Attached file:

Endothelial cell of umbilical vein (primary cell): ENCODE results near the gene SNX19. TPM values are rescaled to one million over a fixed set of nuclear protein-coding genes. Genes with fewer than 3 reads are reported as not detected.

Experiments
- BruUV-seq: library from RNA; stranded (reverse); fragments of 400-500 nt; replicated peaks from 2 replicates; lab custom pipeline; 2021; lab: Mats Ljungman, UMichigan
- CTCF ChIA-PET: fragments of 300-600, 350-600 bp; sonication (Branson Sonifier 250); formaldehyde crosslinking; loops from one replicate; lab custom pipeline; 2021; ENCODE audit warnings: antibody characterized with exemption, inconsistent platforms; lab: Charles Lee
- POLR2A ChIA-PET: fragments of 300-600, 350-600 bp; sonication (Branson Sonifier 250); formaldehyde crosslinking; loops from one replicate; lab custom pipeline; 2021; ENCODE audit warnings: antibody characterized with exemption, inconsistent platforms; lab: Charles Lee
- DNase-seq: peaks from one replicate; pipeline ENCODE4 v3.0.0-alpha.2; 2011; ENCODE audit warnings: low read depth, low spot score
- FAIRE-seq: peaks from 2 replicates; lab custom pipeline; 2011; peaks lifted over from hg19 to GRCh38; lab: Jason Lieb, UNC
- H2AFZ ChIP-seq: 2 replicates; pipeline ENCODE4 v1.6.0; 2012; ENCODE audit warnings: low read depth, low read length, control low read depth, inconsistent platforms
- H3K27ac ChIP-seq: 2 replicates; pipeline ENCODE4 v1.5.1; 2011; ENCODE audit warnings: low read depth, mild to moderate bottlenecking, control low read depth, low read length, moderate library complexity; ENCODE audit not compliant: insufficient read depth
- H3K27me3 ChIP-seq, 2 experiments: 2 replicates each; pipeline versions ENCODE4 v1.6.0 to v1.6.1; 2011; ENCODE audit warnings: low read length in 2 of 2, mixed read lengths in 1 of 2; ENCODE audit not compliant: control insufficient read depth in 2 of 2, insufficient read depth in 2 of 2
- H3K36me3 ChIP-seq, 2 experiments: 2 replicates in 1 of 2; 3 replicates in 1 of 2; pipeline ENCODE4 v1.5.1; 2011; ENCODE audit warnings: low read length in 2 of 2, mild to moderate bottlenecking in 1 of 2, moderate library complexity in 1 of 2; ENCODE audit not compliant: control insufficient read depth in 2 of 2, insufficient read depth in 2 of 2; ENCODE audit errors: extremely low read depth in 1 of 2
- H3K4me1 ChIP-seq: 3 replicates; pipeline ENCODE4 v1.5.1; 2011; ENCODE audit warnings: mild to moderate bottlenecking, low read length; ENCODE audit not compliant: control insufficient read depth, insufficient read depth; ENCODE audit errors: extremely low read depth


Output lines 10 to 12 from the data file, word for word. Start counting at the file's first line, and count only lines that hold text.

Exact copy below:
- H3K27me3 ChIP-seq, 2 experiments: 2 replicates each; pipeline versions ENCODE4 v1.6.0 to v1.6.1; 2011; ENCODE audit warnings: low read length in 2 of 2, mixed read lengths in 1 of 2; ENCODE audit not compliant: control insufficient read depth in 2 of 2, insufficient read depth in 2 of 2
- H3K36me3 ChIP-seq, 2 experiments: 2 replicates in 1 of 2; 3 replicates in 1 of 2; pipeline ENCODE4 v1.5.1; 2011; ENCODE audit warnings: low read length in 2 of 2, mild to moderate bottlenecking in 1 of 2, moderate library complexity in 1 of 2; ENCODE audit not compliant: control insufficient read depth in 2 of 2, insufficient read depth in 2 of 2; ENCODE audit errors: extremely low read depth in 1 of 2
- H3K4me1 ChIP-seq: 3 replicates; pipeline ENCODE4 v1.5.1; 2011; ENCODE audit warnings: mild to moderate bottlenecking, low read length; ENCODE audit not compliant: control insufficient read depth, insufficient read depth; ENCODE audit errors: extremely low read depth